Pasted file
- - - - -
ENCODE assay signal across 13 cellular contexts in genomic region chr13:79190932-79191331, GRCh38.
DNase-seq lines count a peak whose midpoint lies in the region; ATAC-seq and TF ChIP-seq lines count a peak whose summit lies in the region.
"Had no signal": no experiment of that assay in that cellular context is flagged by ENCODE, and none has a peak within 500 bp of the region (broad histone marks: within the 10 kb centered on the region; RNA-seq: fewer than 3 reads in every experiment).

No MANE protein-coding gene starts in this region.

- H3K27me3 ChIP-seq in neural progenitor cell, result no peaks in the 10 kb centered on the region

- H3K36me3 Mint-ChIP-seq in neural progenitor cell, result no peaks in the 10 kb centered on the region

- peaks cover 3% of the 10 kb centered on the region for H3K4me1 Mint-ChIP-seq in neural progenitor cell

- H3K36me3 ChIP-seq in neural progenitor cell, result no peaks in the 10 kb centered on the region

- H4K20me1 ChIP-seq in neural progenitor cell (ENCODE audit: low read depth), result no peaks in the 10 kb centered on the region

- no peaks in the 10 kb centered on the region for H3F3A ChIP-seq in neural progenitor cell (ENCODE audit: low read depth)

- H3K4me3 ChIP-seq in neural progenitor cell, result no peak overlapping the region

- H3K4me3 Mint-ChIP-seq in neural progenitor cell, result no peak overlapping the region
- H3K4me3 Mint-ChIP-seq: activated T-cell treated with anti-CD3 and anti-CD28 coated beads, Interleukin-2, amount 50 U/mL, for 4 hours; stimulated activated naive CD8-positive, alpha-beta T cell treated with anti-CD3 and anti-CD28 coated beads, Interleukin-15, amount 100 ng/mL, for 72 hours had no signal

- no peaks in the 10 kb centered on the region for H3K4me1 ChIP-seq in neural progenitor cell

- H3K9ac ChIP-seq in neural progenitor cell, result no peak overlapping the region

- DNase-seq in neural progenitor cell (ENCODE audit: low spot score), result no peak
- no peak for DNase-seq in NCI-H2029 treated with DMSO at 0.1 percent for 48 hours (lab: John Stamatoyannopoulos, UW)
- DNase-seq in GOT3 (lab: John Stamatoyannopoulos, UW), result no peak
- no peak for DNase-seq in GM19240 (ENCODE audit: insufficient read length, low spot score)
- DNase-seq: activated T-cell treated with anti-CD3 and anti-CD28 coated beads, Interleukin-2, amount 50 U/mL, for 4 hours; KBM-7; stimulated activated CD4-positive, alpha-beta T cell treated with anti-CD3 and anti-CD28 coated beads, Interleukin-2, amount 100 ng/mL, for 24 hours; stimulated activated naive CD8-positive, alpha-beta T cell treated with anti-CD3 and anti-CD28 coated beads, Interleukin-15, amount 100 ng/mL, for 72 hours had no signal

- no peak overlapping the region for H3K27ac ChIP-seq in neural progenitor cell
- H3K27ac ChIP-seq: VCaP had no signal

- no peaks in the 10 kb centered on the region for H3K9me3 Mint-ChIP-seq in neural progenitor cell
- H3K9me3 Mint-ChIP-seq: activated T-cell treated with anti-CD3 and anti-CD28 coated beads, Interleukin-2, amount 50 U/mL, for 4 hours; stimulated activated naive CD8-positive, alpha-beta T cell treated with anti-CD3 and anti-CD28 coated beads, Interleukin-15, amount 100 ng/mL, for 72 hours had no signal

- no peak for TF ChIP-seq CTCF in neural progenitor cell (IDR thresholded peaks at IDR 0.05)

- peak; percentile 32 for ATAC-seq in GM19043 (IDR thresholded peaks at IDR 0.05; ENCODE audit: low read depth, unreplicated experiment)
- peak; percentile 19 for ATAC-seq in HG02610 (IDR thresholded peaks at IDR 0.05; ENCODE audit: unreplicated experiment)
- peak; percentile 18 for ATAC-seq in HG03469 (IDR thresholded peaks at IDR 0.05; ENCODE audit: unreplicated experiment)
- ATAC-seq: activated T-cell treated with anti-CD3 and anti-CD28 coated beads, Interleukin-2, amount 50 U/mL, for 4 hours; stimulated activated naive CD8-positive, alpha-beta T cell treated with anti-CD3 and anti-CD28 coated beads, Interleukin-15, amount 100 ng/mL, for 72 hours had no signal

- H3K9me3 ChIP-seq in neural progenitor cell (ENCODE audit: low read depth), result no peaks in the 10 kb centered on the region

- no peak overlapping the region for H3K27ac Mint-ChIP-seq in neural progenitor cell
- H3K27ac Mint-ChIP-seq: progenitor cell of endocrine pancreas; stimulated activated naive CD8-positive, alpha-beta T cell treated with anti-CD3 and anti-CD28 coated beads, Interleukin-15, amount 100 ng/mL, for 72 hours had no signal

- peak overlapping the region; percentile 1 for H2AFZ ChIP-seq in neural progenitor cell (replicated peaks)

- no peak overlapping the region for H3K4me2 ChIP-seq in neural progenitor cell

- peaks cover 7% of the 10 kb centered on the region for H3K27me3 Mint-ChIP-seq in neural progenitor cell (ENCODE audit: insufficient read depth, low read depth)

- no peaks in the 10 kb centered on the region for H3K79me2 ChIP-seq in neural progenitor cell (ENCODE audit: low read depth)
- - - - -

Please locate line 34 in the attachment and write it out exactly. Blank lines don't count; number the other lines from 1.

- no peak overlapping the region for H3K4me2 ChIP-seq in neural progenitor cell